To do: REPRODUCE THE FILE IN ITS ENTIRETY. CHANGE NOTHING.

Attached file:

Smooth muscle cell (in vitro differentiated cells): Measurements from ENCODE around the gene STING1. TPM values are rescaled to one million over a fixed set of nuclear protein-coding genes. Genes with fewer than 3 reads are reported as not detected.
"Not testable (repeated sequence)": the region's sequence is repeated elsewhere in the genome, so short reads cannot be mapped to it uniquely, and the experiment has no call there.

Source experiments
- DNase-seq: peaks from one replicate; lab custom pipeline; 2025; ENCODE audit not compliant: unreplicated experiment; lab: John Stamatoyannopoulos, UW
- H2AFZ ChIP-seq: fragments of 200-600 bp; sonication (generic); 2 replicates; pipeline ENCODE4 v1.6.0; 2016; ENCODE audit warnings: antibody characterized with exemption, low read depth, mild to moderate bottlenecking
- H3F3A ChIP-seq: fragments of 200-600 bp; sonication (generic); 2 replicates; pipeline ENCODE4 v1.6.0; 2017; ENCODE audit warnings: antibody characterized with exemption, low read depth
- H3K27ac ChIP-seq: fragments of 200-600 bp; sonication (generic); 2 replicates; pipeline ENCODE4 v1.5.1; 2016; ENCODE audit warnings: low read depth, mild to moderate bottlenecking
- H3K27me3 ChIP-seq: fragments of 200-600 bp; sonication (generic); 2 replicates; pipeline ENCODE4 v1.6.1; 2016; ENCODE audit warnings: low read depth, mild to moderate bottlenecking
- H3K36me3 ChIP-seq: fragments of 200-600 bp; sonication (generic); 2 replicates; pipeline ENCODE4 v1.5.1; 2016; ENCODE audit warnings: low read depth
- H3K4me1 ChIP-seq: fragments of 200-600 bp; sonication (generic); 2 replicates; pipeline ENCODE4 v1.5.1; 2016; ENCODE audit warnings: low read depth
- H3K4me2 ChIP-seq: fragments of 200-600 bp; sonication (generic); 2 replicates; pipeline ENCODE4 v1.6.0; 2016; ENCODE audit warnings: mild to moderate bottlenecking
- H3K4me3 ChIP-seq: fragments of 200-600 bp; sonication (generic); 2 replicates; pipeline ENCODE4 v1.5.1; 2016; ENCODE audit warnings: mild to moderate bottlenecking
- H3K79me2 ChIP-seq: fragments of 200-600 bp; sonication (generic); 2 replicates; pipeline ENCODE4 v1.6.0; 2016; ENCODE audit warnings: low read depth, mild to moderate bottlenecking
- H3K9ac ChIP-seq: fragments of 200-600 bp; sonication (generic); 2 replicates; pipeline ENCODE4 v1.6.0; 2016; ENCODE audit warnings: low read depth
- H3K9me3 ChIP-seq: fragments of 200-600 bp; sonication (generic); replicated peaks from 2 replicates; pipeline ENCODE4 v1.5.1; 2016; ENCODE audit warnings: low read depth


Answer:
Smooth muscle cell (in vitro differentiated cells): Measurements from ENCODE around the gene STING1. TPM values are rescaled to one million over a fixed set of nuclear protein-coding genes. Genes with fewer than 3 reads are reported as not detected.
"Not testable (repeated sequence)": the region's sequence is repeated elsewhere in the genome, so short reads cannot be mapped to it uniquely, and the experiment has no call there.

Source experiments
- DNase-seq: peaks from one replicate; lab custom pipeline; 2025; ENCODE audit not compliant: unreplicated experiment; lab: John Stamatoyannopoulos, UW
- H2AFZ ChIP-seq: fragments of 200-600 bp; sonication (generic); 2 replicates; pipeline ENCODE4 v1.6.0; 2016; ENCODE audit warnings: antibody characterized with exemption, low read depth, mild to moderate bottlenecking
- H3F3A ChIP-seq: fragments of 200-600 bp; sonication (generic); 2 replicates; pipeline ENCODE4 v1.6.0; 2017; ENCODE audit warnings: antibody characterized with exemption, low read depth
- H3K27ac ChIP-seq: fragments of 200-600 bp; sonication (generic); 2 replicates; pipeline ENCODE4 v1.5.1; 2016; ENCODE audit warnings: low read depth, mild to moderate bottlenecking
- H3K27me3 ChIP-seq: fragments of 200-600 bp; sonication (generic); 2 replicates; pipeline ENCODE4 v1.6.1; 2016; ENCODE audit warnings: low read depth, mild to moderate bottlenecking
- H3K36me3 ChIP-seq: fragments of 200-600 bp; sonication (generic); 2 replicates; pipeline ENCODE4 v1.5.1; 2016; ENCODE audit warnings: low read depth
- H3K4me1 ChIP-seq: fragments of 200-600 bp; sonication (generic); 2 replicates; pipeline ENCODE4 v1.5.1; 2016; ENCODE audit warnings: low read depth
- H3K4me2 ChIP-seq: fragments of 200-600 bp; sonication (generic); 2 replicates; pipeline ENCODE4 v1.6.0; 2016; ENCODE audit warnings: mild to moderate bottlenecking
- H3K4me3 ChIP-seq: fragments of 200-600 bp; sonication (generic); 2 replicates; pipeline ENCODE4 v1.5.1; 2016; ENCODE audit warnings: mild to moderate bottlenecking
- H3K79me2 ChIP-seq: fragments of 200-600 bp; sonication (generic); 2 replicates; pipeline ENCODE4 v1.6.0; 2016; ENCODE audit warnings: low read depth, mild to moderate bottlenecking
- H3K9ac ChIP-seq: fragments of 200-600 bp; sonication (generic); 2 replicates; pipeline ENCODE4 v1.6.0; 2016; ENCODE audit warnings: low read depth
- H3K9me3 ChIP-seq: fragments of 200-600 bp; sonication (generic); replicated peaks from 2 replicates; pipeline ENCODE4 v1.5.1; 2016; ENCODE audit warnings: low read depth